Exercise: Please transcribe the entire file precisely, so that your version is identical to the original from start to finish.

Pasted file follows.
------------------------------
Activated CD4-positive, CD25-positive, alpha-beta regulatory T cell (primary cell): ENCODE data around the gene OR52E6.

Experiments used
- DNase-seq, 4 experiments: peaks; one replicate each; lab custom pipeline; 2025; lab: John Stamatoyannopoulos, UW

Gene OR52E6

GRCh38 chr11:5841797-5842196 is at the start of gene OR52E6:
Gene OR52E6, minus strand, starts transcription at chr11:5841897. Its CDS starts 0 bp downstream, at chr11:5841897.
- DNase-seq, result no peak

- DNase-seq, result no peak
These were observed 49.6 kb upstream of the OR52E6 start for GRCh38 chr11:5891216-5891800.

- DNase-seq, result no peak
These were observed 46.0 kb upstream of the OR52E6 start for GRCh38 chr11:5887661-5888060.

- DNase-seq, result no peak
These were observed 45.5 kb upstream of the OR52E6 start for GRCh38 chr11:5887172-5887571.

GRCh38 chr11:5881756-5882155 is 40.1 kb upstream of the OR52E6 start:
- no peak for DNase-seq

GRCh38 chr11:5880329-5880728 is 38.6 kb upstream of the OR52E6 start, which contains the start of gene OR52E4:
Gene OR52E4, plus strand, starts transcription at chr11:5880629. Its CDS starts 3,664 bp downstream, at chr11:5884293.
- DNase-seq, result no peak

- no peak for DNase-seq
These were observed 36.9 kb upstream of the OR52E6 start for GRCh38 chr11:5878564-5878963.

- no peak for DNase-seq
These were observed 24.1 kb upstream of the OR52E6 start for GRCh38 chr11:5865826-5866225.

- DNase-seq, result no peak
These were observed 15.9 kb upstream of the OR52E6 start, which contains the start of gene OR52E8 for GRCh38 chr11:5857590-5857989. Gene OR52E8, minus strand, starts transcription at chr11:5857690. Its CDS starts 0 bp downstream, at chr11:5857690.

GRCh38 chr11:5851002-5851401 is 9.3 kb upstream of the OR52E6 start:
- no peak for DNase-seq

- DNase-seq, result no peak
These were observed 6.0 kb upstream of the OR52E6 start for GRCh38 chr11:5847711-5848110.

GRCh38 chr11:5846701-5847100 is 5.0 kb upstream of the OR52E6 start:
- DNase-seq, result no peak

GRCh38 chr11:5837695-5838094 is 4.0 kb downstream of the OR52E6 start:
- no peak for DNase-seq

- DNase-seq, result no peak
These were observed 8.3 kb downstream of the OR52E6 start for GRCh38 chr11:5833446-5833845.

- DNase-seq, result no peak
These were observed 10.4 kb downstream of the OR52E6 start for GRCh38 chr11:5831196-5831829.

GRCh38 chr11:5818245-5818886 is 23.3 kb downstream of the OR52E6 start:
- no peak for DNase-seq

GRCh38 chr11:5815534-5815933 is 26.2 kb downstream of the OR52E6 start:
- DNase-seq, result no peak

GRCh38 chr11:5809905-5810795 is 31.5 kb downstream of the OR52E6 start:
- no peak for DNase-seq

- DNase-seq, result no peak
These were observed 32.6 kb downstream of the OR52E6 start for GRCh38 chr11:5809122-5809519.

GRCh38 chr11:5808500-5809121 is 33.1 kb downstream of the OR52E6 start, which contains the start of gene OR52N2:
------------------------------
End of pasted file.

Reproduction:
Activated CD4-positive, CD25-positive, alpha-beta regulatory T cell (primary cell): ENCODE data around the gene OR52E6.

Experiments used
- DNase-seq, 4 experiments: peaks; one replicate each; lab custom pipeline; 2025; lab: John Stamatoyannopoulos, UW

Gene OR52E6

GRCh38 chr11:5841797-5842196 is at the start of gene OR52E6:
Gene OR52E6, minus strand, starts transcription at chr11:5841897. Its CDS starts 0 bp downstream, at chr11:5841897.
- DNase-seq, result no peak

- DNase-seq, result no peak
These were observed 49.6 kb upstream of the OR52E6 start for GRCh38 chr11:5891216-5891800.

- DNase-seq, result no peak
These were observed 46.0 kb upstream of the OR52E6 start for GRCh38 chr11:5887661-5888060.

- DNase-seq, result no peak
These were observed 45.5 kb upstream of the OR52E6 start for GRCh38 chr11:5887172-5887571.

GRCh38 chr11:5881756-5882155 is 40.1 kb upstream of the OR52E6 start:
- no peak for DNase-seq

GRCh38 chr11:5880329-5880728 is 38.6 kb upstream of the OR52E6 start, which contains the start of gene OR52E4:
Gene OR52E4, plus strand, starts transcription at chr11:5880629. Its CDS starts 3,664 bp downstream, at chr11:5884293.
- DNase-seq, result no peak

- no peak for DNase-seq
These were observed 36.9 kb upstream of the OR52E6 start for GRCh38 chr11:5878564-5878963.

- no peak for DNase-seq
These were observed 24.1 kb upstream of the OR52E6 start for GRCh38 chr11:5865826-5866225.

- DNase-seq, result no peak
These were observed 15.9 kb upstream of the OR52E6 start, which contains the start of gene OR52E8 for GRCh38 chr11:5857590-5857989. Gene OR52E8, minus strand, starts transcription at chr11:5857690. Its CDS starts 0 bp downstream, at chr11:5857690.

GRCh38 chr11:5851002-5851401 is 9.3 kb upstream of the OR52E6 start:
- no peak for DNase-seq

- DNase-seq, result no peak
These were observed 6.0 kb upstream of the OR52E6 start for GRCh38 chr11:5847711-5848110.

GRCh38 chr11:5846701-5847100 is 5.0 kb upstream of the OR52E6 start:
- DNase-seq, result no peak

GRCh38 chr11:5837695-5838094 is 4.0 kb downstream of the OR52E6 start:
- no peak for DNase-seq

- DNase-seq, result no peak
These were observed 8.3 kb downstream of the OR52E6 start for GRCh38 chr11:5833446-5833845.

- DNase-seq, result no peak
These were observed 10.4 kb downstream of the OR52E6 start for GRCh38 chr11:5831196-5831829.

GRCh38 chr11:5818245-5818886 is 23.3 kb downstream of the OR52E6 start:
- no peak for DNase-seq

GRCh38 chr11:5815534-5815933 is 26.2 kb downstream of the OR52E6 start:
- DNase-seq, result no peak

GRCh38 chr11:5809905-5810795 is 31.5 kb downstream of the OR52E6 start:
- no peak for DNase-seq

- DNase-seq, result no peak
These were observed 32.6 kb downstream of the OR52E6 start for GRCh38 chr11:5809122-5809519.

GRCh38 chr11:5808500-5809121 is 33.1 kb downstream of the OR52E6 start, which contains the start of gene OR52N2: